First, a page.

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March 28, 2007


Nick Connell

Sounds like an invigorating week! I wish I could have been in those conversations. Since I wasn't, I'd like to highlight one thing for ongoing conversation in the church. Context: I have been reimagining church for eight years, and during that time I've lived in FL, CA, and now CT. And I'd like your feedback. I'm highly interested in how the church is going to treat the poor, the immigrants, and the racially discriminated against in this nation...in the next decade or two. Making up a large part of the US's population, the church (disregarding intentionality) has seemingly gone along with the flow, contributed to, and been complicit in the dismal treatment of this nation's poor (especially children), immigrants, and blacks/Latinos/American Indians. All one has to do is look at the national data (compiled by the Census, which is the best barometer we have) and see the great disparity in key categories of health, education, household income, and so on...and the disparities illustrate exactly who is privileged in this society. But there are hosts of stories that also illustrate these realities. My contention is that this privilege is baked into our society and government, white-skinned privilege. And the gaps of privilege are significant and unnecessary, especially when you consider that 13 million children (18% of US pop.) are in deep poverty, and 28 million children (39%) are in low-income (barely scraping by) families. With 1.3 million more children in poverty TODAY than in 2000, what does that say about the US church (not to get to our culture and government)? Where is the kingdom of God at in this extremely wealthy, powerful nation when such pervasive poverty and structural and institutional white privilege are baked into the society, our policies, our psyche? What can the church do to increase the value and dignity and privilege of our nation's poor, esp. children, and our nation's non-white-skinned inhabitants? A human right is that all flourish, right? Are our government, corporations, media and society too strong for the church to make any significant difference? At minimum, I see a HUGE opportunity for the church to be a contrast! (Sorry for the long post.) Here's some links: http://www.nccp.org/media/cpt06a_text.pdf; http://www.census.gov/hhes/www/poverty/poverty.html.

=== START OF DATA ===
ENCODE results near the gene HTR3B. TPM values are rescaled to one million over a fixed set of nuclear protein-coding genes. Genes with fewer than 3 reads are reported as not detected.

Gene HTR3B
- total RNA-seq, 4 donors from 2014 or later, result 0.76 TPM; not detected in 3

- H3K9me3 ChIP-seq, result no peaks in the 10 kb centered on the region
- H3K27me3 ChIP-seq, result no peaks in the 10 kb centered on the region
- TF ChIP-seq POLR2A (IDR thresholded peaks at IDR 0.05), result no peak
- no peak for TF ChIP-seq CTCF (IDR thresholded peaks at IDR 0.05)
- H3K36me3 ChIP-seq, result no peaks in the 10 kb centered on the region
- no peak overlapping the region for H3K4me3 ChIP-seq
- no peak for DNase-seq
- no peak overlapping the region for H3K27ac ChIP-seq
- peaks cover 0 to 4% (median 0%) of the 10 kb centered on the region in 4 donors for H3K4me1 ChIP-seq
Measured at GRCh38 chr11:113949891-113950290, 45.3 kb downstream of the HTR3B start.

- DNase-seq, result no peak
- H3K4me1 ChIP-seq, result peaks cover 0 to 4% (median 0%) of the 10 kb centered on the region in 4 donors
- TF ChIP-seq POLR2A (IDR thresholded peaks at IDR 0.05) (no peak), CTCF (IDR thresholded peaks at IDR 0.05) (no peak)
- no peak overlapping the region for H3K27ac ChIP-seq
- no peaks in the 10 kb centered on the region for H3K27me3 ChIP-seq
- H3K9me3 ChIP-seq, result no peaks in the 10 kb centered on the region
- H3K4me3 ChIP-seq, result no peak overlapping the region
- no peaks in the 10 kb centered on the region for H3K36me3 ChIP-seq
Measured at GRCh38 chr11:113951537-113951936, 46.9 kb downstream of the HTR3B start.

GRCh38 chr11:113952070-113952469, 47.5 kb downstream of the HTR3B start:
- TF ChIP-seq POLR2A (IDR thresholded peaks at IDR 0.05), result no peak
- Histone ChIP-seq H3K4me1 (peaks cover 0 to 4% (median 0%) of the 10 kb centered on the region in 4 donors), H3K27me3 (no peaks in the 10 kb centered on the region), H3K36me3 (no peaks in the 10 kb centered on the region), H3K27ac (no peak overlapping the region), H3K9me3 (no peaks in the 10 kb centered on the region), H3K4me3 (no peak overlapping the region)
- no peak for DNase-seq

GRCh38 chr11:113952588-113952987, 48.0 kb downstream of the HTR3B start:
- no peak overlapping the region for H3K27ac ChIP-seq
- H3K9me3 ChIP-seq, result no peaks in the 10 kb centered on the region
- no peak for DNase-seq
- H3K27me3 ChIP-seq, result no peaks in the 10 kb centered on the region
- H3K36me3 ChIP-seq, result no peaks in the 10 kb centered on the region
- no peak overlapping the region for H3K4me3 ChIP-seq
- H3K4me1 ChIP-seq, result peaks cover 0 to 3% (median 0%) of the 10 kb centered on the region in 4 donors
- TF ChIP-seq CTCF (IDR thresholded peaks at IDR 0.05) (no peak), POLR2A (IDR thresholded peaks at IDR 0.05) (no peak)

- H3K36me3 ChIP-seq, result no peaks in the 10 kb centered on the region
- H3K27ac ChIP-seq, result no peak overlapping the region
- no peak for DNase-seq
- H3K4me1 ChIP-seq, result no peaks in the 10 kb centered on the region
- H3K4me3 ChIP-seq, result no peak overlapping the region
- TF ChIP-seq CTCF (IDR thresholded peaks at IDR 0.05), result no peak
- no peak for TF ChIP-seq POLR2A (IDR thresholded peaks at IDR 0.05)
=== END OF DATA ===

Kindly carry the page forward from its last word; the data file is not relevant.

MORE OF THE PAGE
Nick Connell

Actually, Ryan, I just read your previous post, and you are going to be too busy reading to give a response. Besides, you're previous posts are a pretty good theoretical response already. It's exciting to see these conversations taking place, and I look forward to when they are firmly rooted in practice, and success stories abound (like water overflowing in a cup), and critical masses emerge to bring about a more equitable society, where all people can flourish.

Andrew Eaton


Just wanted to thank you again for letting me sit in class that day. I really appreciated it, and got a lot from it. - Even if it included figuring out I am an 8 with a 9 wing...hah!

The class was very inspirational for me. I am looking forward to the day when my educational experience resembles that. Thanks again for everything, and I really enjoy reading the blog!



Thanks for your post. I want to clarify -- these are theoretical discussions rooted in practice - the kingdom of God made flesh through human service. Much of what we talked about was the urban location of congregations and how they served the poor.
Indeed, your stats are daunting and we have a long way to go -- but I think we are moving in the right direction...

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  • Hi, welcome to my former blog! My name is Ryan Bolger, and this is where I posted my thoughts on Jesus, culture, new forms of community, among other things. Come visit me at my new blog: http://www.ryanbolger.com. I still teach at Fuller Seminary in Southern California where I'm doing some writing as well. Feel free to bounce around the new or old website -- I hope it might stir your imagination -- feel free to stir mine as well by leaving some comments, preferably at the new site... Peace...


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